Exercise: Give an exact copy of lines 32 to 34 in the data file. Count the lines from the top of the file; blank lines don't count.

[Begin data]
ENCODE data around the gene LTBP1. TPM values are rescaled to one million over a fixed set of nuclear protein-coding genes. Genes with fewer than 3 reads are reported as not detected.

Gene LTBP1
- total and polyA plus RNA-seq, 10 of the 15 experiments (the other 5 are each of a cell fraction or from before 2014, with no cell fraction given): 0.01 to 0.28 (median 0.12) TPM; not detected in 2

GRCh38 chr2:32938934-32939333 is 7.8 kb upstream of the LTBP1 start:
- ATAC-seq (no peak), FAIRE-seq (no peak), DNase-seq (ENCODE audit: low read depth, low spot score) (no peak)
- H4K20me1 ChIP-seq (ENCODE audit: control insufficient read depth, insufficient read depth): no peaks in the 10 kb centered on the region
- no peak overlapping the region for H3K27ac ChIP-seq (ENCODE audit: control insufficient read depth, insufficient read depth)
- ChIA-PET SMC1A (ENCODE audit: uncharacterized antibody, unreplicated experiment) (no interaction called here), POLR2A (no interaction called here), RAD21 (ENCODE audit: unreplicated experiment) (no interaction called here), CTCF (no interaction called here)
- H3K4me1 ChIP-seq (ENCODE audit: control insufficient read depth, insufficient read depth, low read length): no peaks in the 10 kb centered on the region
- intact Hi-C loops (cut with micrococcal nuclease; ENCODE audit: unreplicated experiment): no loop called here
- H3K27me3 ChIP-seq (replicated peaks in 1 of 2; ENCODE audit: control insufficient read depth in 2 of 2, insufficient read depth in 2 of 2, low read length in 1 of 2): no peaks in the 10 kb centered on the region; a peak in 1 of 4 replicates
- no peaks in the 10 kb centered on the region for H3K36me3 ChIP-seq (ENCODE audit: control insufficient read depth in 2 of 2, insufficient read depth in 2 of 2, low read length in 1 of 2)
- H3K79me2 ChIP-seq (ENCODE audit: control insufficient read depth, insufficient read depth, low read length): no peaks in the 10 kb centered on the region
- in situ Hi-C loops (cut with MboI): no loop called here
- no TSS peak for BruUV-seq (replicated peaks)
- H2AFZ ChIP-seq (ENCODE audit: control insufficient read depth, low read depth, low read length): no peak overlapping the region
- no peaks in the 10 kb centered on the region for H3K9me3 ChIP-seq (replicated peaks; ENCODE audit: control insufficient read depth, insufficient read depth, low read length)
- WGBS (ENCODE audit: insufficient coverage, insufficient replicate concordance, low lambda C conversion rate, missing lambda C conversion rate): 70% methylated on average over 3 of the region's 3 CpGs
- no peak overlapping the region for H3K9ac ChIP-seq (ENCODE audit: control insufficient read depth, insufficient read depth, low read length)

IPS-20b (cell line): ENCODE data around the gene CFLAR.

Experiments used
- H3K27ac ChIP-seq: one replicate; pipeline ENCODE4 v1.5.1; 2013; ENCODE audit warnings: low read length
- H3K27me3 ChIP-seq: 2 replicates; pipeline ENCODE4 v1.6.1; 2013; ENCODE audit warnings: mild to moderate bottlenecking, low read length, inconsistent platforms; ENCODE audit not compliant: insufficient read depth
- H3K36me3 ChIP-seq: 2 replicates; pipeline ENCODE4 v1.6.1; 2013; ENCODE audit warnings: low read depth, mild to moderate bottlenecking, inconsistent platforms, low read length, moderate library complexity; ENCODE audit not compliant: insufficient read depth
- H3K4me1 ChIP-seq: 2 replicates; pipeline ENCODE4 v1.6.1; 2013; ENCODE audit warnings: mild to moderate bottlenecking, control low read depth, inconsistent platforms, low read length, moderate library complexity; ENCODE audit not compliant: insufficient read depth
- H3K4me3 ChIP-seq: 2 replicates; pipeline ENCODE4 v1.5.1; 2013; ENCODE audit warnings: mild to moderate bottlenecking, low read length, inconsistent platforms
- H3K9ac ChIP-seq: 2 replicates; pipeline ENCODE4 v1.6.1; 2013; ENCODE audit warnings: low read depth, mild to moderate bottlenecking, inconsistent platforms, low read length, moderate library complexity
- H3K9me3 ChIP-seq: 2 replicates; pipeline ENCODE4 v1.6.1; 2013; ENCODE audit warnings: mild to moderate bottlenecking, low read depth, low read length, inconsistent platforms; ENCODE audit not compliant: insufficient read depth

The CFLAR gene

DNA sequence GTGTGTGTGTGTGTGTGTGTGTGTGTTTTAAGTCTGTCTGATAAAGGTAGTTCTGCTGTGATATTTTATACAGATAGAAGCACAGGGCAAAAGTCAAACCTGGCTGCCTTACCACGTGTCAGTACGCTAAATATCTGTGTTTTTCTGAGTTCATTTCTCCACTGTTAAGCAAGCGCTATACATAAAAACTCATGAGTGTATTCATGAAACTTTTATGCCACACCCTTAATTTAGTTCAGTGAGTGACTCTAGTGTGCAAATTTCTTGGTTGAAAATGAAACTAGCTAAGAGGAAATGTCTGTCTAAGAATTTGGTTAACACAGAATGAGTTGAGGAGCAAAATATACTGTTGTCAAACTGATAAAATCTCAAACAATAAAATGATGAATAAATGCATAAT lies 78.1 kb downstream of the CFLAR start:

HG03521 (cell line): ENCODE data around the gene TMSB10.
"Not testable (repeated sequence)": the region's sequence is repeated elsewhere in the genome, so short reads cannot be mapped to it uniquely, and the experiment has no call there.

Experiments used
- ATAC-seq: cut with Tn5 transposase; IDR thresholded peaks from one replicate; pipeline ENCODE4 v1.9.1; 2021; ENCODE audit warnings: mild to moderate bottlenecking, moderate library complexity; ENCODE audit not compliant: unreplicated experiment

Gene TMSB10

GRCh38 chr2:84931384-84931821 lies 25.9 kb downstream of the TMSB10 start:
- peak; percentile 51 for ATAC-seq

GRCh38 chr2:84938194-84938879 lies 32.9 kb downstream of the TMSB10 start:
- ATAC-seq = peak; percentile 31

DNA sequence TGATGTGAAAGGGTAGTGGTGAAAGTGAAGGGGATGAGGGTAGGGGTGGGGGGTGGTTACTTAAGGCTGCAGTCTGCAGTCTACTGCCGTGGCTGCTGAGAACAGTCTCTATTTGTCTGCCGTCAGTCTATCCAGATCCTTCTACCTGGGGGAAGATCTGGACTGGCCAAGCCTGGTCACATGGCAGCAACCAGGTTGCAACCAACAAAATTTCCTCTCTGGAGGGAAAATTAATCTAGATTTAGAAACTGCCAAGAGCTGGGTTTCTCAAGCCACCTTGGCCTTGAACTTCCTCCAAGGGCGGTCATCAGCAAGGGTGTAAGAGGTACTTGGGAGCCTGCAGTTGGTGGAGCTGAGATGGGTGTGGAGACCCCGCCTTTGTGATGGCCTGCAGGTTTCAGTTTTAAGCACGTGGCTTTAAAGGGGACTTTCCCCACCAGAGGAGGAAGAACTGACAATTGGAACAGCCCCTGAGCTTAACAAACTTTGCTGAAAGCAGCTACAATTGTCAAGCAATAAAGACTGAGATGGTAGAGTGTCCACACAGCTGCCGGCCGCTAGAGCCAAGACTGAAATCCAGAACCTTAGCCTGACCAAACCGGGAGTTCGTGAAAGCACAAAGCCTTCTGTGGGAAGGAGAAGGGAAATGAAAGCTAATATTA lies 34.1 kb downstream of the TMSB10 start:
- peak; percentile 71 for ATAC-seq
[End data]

"Not testable (repeated sequence)": the region's sequence is repeated elsewhere in the genome, so short reads cannot be mapped to it uniquely, and the experiment has no call there.

Experiments used
- ATAC-seq: cut with Tn5 transposase; IDR thresholded peaks from one replicate; pipeline ENCODE4 v1.9.1; 2021; ENCODE audit warnings: mild to moderate bottlenecking, moderate library complexity; ENCODE audit not compliant: unreplicated experiment